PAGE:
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Case Report
2020
:11;
268
doi:
10.25259/SNI_474_2020
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Long segment cervicothoracic intramedullary dermoid with concomitant conal lesion – A case report

Department of Neurosurgery , Post Graduate Institute of Medical Education and Research, Dr. Ram Manohar Lohia Hospital, Baba Kharak Singh Marg, New Delhi, Delhi, India.
Department of Pathology, Post Graduate Institute of Medical Education and Research, Dr. Ram Manohar Lohia Hospital, Baba Kharak Singh Marg, New Delhi, Delhi, India.
Corresponding author: Andrew Aranha, Department of Neurosurgery, Post Graduate Institute of Medical Education and Research and Dr. Ram Manohar Lohia Hospital, Baba Kharak Singh Marg, New Delhi, Delhi, India. andrewaranha0@gmail.com
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How to cite this article: Aranha A, Kumar P, Choudhary A, Paliwal P. Long segment cervicothoracic intramedullary dermoid with concomitant conal lesion – A case report. Surg Neurol Int 2020;11:268.

Abstract

Background:

Spinal dermoid cysts are benign tumors that result from congenital or acquired ectodermal inclusions. Long segment intramedullary involvement of the spinal cord is exceedingly rare, and there are only a handful of case reports found in the literature.

Case Description:

A 30-year-old female presented with a 3-month history of myelopathy characterized by progressive quadriparesis and urinary incontinence. Magnetic resonance imaging revealed multifocal heterogeneous intramedullary masses extending from C2 to T4 and at T12–L1 with similar intensity lesions seen within the central cord from T5 to T11 level. Following tumor decompression, she showed significant improvement in neurological function 1 month later. The histopathological examination confirmed the diagnosis of a multifocal intramedullary dermoid cyst.

Conclusion:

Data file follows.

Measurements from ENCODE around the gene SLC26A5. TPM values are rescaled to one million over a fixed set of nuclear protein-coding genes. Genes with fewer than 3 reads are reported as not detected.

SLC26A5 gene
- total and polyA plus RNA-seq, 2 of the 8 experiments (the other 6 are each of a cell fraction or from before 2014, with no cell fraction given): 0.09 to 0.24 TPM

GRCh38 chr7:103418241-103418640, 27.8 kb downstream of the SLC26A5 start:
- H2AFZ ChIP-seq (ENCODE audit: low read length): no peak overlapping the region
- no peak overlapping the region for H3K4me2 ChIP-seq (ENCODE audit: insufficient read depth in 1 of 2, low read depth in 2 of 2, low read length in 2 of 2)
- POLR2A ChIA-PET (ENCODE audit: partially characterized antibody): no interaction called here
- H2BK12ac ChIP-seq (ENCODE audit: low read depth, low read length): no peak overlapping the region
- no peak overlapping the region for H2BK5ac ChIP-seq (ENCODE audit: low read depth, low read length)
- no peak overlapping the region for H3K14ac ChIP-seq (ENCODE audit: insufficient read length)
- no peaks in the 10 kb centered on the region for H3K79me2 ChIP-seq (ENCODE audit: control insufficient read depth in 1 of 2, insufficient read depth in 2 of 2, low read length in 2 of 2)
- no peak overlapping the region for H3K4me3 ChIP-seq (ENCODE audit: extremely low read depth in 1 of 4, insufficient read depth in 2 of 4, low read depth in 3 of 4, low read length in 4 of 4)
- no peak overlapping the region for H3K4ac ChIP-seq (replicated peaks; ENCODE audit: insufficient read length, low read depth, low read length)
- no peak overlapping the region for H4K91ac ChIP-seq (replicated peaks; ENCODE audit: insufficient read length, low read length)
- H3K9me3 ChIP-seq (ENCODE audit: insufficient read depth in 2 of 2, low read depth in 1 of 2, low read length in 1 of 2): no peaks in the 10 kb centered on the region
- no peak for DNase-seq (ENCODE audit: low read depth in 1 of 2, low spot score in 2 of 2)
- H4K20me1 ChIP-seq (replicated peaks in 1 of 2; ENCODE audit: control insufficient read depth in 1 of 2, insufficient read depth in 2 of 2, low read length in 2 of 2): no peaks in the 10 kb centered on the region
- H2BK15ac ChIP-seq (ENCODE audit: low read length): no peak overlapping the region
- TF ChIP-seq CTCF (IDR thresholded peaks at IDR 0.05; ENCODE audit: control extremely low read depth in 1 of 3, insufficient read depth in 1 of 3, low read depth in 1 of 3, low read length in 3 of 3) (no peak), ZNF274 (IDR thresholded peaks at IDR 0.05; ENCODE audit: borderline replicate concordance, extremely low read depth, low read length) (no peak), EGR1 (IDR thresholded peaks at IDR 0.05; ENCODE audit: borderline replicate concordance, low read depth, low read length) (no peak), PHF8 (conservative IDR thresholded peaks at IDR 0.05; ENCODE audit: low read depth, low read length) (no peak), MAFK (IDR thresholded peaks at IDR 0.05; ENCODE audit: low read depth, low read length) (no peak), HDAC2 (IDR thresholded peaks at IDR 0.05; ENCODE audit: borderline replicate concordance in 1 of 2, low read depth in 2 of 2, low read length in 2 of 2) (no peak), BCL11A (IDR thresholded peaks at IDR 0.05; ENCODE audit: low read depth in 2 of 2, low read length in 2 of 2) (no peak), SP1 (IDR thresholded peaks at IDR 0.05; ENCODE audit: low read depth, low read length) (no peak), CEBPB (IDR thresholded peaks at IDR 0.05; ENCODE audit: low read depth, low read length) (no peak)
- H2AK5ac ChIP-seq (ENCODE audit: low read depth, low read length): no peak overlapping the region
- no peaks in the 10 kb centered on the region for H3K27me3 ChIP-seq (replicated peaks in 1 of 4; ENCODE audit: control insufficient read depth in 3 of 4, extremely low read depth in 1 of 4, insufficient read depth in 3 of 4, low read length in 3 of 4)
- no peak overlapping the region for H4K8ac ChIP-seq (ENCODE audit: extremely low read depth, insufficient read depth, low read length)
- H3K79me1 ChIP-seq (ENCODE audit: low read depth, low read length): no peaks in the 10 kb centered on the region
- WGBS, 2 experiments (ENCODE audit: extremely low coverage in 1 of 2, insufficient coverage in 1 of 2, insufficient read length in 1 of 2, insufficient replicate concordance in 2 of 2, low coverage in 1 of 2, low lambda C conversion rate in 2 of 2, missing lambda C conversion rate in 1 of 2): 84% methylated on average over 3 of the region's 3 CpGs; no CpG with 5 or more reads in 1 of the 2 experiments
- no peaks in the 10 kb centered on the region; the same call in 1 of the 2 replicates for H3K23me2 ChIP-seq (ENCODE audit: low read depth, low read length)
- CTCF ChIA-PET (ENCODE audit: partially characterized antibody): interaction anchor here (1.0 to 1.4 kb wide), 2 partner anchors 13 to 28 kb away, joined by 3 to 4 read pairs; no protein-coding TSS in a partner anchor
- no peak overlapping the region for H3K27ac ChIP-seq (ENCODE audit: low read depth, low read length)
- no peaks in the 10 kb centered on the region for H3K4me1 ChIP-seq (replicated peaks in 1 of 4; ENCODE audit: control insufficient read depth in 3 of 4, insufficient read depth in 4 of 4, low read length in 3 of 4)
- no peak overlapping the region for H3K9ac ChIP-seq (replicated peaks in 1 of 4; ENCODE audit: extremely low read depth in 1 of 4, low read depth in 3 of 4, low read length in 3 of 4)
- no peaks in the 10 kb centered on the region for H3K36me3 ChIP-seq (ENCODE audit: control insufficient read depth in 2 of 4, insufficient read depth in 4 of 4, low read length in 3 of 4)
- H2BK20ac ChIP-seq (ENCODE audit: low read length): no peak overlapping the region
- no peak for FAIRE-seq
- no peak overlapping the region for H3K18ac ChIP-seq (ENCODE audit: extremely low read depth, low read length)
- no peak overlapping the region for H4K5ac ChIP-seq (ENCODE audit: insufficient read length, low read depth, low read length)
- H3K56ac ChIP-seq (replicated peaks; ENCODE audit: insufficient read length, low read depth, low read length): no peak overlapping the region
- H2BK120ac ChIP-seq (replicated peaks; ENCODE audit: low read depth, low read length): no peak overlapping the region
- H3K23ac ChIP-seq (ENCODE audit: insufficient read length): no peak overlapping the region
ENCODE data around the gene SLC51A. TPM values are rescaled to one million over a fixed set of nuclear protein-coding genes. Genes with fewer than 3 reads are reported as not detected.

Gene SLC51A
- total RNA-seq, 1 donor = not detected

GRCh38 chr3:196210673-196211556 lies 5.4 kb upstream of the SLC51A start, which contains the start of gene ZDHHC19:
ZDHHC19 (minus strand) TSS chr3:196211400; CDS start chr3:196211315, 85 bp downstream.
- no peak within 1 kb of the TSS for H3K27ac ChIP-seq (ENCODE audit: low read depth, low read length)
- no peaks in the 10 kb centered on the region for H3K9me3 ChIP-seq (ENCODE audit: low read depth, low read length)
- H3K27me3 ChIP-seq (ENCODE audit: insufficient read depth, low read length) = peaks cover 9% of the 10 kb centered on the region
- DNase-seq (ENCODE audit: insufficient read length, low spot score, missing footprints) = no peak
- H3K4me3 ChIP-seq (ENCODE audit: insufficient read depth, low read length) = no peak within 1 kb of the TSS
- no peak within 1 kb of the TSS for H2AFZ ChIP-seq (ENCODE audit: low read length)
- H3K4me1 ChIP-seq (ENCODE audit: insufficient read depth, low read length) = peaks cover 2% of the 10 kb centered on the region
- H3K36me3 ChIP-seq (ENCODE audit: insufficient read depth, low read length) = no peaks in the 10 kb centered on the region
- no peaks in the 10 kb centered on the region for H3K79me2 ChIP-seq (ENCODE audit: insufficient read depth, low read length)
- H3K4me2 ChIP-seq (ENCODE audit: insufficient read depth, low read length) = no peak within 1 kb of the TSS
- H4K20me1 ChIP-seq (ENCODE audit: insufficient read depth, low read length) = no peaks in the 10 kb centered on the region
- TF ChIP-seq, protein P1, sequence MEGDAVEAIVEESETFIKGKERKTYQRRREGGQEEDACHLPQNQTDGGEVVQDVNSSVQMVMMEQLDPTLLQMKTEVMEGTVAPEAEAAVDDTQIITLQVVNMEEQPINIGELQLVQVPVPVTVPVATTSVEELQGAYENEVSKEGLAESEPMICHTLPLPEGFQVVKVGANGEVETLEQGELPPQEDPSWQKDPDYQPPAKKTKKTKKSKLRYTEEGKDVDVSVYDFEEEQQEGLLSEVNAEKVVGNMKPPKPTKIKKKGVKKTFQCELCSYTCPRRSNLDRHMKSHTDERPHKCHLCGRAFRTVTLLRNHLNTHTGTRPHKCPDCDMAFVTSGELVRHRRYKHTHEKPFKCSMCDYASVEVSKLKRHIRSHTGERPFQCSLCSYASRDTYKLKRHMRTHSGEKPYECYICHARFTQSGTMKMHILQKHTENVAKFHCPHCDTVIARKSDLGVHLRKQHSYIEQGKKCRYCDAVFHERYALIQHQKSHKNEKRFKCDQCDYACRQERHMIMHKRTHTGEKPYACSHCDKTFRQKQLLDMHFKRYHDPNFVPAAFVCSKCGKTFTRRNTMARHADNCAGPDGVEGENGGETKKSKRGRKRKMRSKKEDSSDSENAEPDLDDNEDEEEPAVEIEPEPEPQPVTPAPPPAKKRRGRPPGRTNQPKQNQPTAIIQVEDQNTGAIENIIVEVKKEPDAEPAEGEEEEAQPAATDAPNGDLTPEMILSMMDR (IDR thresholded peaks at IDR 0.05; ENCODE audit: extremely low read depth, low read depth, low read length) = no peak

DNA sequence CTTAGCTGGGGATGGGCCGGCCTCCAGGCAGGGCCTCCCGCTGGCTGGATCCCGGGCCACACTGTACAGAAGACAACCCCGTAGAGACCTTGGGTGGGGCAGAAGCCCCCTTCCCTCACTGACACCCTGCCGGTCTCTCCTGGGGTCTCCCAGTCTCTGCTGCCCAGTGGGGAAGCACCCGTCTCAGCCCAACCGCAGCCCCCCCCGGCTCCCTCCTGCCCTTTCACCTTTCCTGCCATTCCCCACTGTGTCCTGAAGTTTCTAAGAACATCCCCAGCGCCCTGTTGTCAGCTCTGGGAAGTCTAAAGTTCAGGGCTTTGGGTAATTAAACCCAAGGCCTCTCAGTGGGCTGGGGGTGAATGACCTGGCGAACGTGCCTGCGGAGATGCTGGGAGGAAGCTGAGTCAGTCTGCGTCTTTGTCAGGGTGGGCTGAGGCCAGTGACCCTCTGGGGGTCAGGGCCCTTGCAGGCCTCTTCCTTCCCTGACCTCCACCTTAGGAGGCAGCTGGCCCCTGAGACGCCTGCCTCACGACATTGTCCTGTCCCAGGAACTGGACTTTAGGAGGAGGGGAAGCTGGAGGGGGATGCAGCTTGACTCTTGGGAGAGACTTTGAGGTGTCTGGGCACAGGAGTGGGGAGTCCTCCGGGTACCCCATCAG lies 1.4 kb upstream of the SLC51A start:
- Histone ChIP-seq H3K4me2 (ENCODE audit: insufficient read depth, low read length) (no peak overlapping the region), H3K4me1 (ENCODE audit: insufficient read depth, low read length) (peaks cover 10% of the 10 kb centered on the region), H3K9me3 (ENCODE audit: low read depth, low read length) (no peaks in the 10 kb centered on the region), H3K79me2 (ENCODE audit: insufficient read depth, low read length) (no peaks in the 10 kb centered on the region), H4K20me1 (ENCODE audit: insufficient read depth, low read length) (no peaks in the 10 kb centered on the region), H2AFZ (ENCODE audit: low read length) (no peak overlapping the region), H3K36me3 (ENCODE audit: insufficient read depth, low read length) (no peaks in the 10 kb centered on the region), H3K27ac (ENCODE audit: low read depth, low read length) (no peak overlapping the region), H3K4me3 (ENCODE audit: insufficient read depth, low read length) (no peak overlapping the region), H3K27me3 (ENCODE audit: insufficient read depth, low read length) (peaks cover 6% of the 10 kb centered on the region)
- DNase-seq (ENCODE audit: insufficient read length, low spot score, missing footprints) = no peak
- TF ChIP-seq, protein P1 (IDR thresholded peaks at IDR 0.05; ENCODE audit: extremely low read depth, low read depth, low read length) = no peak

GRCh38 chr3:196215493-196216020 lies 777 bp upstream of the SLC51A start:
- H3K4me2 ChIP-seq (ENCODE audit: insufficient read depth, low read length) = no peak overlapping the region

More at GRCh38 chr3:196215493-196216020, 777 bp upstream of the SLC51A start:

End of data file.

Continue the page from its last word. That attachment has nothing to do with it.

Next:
Partial surgical extirpation is a reasonable treatment for long segment intramedullary dermoid cysts, particularly when the tumor capsule is adherent to critical adjacent neural tissues.

Keywords

Dermoid cyst
Inclusion cyst
Intramedullary tumor
Spinal tumor

INTRODUCTION

Spinal dermoid cysts are benign tumors that result from congenital or acquired ectodermal inclusions.[5] Histologically, they are characterized by the presence of dermal structures. These tumors account for 0.8–1.1% of all primary spinal tumors with the majority occurring in the extramedullary or subdural juxtamedullary lumbosacral region (e.g., the conus or cauda equina).[4-6]

Here, we report a C2–L1 long segment cervical to conus medullaris intramedullary dermoid cyst along with satellite lesions.

CASE DESCRIPTION

History and examination

A 30-year-old female presented with a 3-month history of progressive quadriparesis and urinary incontinence. The neurological examination revealed atrophy of the intrinsic muscles of the hands, mild bilateral triceps weakness, and bilateral lower extremity weakness (4/5). Deep tendon reflexes were absent bilaterally at the triceps levels but hyperactive in both lower extremities with bilateral Babinski responses.

Imaging

The MR revealed multifocal heterogeneous intramedullary masses extending from C2 to T4 and T12–L1; similar intensity lesions were seen within the central cord from T5 to T11 level [Figures 1-4]. Signal characteristics were inhomogeneous on both T1- and T2 weighted sequences. Fat-suppressed images were consistent with lipid content in all the lesions and there was no enhancement with contrast. Further, there was mild accompanying intramedullary edema surrounding the tumors.

Figure 1:: T2 weighted fat saturated (a) and T2 weighted (b) magnetic resonance imaging of the whole spine – sagittal view.
Figure 2:: Sagittal views of the cervicodorsal spine in T1 (a), T2 fat saturated (b) and T2 weighted (c) magnetic resonance images.
Figure 3:: Axial cuts of T2 weighted magnetic resonance imaging showing heterogeneously intense intramedullary lesions within the cord at C3 (a), C6 (b) and C7 (c) vertebral levels.